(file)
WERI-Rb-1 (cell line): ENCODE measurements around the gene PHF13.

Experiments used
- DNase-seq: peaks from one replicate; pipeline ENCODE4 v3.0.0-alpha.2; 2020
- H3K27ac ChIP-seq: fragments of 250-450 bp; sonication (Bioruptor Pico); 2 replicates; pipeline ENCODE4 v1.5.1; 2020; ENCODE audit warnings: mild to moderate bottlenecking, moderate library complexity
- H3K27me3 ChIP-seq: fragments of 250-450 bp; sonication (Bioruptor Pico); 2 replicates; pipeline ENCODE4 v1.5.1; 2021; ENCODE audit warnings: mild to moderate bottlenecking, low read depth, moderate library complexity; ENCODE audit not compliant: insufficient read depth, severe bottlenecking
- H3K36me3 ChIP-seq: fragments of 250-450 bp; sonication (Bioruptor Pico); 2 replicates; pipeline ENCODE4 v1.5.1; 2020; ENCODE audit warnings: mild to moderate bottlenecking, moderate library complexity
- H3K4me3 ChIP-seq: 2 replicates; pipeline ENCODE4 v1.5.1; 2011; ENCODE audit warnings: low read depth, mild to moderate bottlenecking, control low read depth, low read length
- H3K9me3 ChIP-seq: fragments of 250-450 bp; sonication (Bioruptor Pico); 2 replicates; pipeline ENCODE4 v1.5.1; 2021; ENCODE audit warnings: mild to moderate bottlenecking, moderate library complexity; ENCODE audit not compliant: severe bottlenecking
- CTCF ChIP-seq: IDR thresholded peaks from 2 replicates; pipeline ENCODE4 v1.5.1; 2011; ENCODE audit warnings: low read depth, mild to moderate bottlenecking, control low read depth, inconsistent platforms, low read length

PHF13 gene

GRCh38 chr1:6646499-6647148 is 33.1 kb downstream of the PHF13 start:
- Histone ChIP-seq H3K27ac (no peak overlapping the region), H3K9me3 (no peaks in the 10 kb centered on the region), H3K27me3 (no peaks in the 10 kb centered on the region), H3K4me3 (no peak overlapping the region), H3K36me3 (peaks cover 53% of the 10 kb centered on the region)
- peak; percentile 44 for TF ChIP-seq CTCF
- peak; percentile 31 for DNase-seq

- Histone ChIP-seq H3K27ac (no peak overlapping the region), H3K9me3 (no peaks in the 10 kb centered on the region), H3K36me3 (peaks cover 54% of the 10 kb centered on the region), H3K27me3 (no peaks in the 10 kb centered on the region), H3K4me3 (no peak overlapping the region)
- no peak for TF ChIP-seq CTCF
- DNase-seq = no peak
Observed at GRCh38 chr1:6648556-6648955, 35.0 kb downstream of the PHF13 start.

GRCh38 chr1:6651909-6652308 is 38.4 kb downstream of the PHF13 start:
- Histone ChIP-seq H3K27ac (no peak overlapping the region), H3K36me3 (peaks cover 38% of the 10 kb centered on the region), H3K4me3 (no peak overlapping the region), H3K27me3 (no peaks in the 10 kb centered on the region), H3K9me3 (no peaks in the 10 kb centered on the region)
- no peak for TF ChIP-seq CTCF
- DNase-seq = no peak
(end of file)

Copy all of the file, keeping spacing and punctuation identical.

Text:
WERI-Rb-1 (cell line): ENCODE measurements around the gene PHF13.

Experiments used
- DNase-seq: peaks from one replicate; pipeline ENCODE4 v3.0.0-alpha.2; 2020
- H3K27ac ChIP-seq: fragments of 250-450 bp; sonication (Bioruptor Pico); 2 replicates; pipeline ENCODE4 v1.5.1; 2020; ENCODE audit warnings: mild to moderate bottlenecking, moderate library complexity
- H3K27me3 ChIP-seq: fragments of 250-450 bp; sonication (Bioruptor Pico); 2 replicates; pipeline ENCODE4 v1.5.1; 2021; ENCODE audit warnings: mild to moderate bottlenecking, low read depth, moderate library complexity; ENCODE audit not compliant: insufficient read depth, severe bottlenecking
- H3K36me3 ChIP-seq: fragments of 250-450 bp; sonication (Bioruptor Pico); 2 replicates; pipeline ENCODE4 v1.5.1; 2020; ENCODE audit warnings: mild to moderate bottlenecking, moderate library complexity
- H3K4me3 ChIP-seq: 2 replicates; pipeline ENCODE4 v1.5.1; 2011; ENCODE audit warnings: low read depth, mild to moderate bottlenecking, control low read depth, low read length
- H3K9me3 ChIP-seq: fragments of 250-450 bp; sonication (Bioruptor Pico); 2 replicates; pipeline ENCODE4 v1.5.1; 2021; ENCODE audit warnings: mild to moderate bottlenecking, moderate library complexity; ENCODE audit not compliant: severe bottlenecking
- CTCF ChIP-seq: IDR thresholded peaks from 2 replicates; pipeline ENCODE4 v1.5.1; 2011; ENCODE audit warnings: low read depth, mild to moderate bottlenecking, control low read depth, inconsistent platforms, low read length

PHF13 gene

GRCh38 chr1:6646499-6647148 is 33.1 kb downstream of the PHF13 start:
- Histone ChIP-seq H3K27ac (no peak overlapping the region), H3K9me3 (no peaks in the 10 kb centered on the region), H3K27me3 (no peaks in the 10 kb centered on the region), H3K4me3 (no peak overlapping the region), H3K36me3 (peaks cover 53% of the 10 kb centered on the region)
- peak; percentile 44 for TF ChIP-seq CTCF
- peak; percentile 31 for DNase-seq

- Histone ChIP-seq H3K27ac (no peak overlapping the region), H3K9me3 (no peaks in the 10 kb centered on the region), H3K36me3 (peaks cover 54% of the 10 kb centered on the region), H3K27me3 (no peaks in the 10 kb centered on the region), H3K4me3 (no peak overlapping the region)
- no peak for TF ChIP-seq CTCF
- DNase-seq = no peak
Observed at GRCh38 chr1:6648556-6648955, 35.0 kb downstream of the PHF13 start.

GRCh38 chr1:6651909-6652308 is 38.4 kb downstream of the PHF13 start:
- Histone ChIP-seq H3K27ac (no peak overlapping the region), H3K36me3 (peaks cover 38% of the 10 kb centered on the region), H3K4me3 (no peak overlapping the region), H3K27me3 (no peaks in the 10 kb centered on the region), H3K9me3 (no peaks in the 10 kb centered on the region)
- no peak for TF ChIP-seq CTCF
- DNase-seq = no peak